A couple of days ago we talked about when to give the notice required by the Alabama Relocation Act – the “Alabama Parent-Child Relationship Protection Act.” Today we’ll think through who must give the notice.
The statute requires either parent who is moving to give notice to the other. Many noncustodial parents (NCPs) mistakenly believe that they are free to move without notifying the custodial parent (CP). Not so. Ala. Code Â§30-3-164 requires the notice from every person entitled to custody of or visitation with a child.
And divorced parents sometimes mistakenly believe that they must give the notice only if they are moving to another city or state. Not true either. The notice is required even for a move across the street. It is only the right to object and call for a hearing that turns on the distance. The measure of the distance is this: the right to object applies if the move is further away from the other parent and more than 60 miles from the other parent, or if the move results in the child’s moving from the state where the other parent lives to some other state.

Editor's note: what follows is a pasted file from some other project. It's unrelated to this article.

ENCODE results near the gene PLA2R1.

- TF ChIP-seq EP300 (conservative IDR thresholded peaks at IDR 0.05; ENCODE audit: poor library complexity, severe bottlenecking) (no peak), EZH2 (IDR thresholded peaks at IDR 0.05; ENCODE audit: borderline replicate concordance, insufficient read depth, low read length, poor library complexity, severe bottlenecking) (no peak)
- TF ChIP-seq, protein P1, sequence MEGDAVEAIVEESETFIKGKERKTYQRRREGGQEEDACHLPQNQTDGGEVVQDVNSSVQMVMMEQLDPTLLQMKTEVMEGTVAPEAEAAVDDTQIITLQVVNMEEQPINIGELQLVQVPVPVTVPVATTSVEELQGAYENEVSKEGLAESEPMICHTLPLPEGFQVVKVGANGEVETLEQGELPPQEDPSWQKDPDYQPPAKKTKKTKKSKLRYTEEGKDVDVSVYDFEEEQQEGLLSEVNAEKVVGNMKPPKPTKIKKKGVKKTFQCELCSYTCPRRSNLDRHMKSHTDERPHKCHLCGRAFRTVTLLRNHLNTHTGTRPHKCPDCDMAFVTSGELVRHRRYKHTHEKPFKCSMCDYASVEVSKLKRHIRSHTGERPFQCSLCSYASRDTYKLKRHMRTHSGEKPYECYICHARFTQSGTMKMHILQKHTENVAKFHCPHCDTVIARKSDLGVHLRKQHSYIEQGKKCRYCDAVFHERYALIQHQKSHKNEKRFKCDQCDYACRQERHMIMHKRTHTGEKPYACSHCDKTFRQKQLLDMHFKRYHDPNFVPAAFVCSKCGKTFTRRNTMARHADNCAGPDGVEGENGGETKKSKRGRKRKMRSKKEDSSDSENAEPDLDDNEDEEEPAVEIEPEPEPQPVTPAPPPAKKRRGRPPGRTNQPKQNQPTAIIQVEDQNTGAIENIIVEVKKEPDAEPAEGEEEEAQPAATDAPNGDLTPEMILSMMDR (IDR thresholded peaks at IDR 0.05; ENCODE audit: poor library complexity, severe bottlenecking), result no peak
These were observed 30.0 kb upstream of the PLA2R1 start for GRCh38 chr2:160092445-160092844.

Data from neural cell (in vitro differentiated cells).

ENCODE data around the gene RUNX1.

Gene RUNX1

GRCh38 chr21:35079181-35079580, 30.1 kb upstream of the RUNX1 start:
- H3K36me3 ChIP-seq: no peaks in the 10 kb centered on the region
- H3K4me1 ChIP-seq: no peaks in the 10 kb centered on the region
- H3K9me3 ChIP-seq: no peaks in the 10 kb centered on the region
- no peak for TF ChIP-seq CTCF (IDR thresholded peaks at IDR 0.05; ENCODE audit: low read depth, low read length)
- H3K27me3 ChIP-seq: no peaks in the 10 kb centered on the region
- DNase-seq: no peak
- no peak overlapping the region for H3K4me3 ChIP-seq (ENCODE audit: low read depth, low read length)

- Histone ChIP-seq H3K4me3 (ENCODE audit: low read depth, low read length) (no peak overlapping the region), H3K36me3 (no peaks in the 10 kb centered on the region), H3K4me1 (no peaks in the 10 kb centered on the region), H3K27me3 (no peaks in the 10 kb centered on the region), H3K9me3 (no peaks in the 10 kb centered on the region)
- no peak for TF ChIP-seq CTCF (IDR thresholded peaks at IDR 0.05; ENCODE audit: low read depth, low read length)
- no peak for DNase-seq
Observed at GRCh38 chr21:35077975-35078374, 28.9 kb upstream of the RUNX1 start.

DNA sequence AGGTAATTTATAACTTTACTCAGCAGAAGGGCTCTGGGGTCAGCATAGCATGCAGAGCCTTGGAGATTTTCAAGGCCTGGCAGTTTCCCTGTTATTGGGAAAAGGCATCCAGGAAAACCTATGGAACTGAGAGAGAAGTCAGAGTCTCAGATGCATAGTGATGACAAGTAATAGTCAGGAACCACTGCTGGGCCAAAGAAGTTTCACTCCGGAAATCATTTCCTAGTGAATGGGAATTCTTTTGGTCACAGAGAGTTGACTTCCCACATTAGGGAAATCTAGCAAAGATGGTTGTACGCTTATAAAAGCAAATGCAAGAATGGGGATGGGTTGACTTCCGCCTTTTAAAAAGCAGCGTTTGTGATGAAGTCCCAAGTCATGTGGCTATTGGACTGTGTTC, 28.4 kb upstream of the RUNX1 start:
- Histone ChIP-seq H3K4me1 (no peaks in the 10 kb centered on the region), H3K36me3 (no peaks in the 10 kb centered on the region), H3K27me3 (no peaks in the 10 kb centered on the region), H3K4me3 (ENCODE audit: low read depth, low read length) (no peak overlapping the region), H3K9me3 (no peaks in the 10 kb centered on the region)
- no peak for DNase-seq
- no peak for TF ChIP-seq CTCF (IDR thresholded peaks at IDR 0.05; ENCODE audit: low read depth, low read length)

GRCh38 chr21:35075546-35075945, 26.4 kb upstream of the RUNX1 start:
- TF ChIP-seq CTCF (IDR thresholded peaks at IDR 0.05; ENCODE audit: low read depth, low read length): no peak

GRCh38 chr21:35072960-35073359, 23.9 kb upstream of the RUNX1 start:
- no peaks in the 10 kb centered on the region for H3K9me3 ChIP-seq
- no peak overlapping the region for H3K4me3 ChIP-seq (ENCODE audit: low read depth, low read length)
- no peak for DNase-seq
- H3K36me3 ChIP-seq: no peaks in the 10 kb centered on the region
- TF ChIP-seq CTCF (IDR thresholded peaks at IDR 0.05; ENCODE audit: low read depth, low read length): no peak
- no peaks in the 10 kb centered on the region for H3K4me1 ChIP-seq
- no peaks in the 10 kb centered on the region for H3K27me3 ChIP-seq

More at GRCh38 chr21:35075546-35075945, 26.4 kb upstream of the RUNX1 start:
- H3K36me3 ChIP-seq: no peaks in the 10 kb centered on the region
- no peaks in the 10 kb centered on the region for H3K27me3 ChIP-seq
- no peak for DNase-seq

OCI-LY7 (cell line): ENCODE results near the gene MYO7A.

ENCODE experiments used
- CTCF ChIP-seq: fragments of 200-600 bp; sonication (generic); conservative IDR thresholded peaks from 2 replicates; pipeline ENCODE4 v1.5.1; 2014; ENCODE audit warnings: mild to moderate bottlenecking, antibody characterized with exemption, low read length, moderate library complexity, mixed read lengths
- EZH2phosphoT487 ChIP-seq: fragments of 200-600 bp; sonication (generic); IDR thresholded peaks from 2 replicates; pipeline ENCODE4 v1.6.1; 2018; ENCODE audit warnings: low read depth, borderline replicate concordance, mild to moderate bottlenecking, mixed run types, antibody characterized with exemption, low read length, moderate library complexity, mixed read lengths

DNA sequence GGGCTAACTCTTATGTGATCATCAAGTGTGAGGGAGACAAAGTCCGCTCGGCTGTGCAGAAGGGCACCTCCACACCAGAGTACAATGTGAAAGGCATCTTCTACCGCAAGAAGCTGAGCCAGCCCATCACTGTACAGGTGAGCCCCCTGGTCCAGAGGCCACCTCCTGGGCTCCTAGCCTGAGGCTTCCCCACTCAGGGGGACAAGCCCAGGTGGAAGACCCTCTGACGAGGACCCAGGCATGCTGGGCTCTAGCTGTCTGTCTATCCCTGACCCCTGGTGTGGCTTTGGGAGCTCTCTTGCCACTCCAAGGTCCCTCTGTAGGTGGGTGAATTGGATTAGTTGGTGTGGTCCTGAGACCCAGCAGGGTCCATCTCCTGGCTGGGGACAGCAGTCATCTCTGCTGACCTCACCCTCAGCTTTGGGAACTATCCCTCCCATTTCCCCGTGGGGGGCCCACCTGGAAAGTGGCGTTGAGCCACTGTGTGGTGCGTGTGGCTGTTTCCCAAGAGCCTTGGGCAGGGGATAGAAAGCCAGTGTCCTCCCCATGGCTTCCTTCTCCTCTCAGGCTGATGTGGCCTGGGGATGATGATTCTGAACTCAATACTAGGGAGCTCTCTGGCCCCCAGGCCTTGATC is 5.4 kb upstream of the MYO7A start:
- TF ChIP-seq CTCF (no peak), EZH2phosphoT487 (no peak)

In either case, whether from the CP or the NCP, the notice must go to every other person entitled to custody of or visitation with a child. What happens if the NCP is entitled to reasonable and liberal visitation with the child but doesn’t have a specific schedule? That’s still visitation, and logic would indicate the notice is required.
What happens if the NCP hasn’t asked for visitation or for some other reason isn’t entitled to it? The statute, specifically Ala. Code Â§30-3-163, describes a requirement to “provide notice to every other person entitled to custody of or visitation with a child of a proposed change of the child’s principal residence.” So if there is no other person entitled to custody of or visitation with the child, there is no one to receive the notice and hence (one would think) no notice requirement.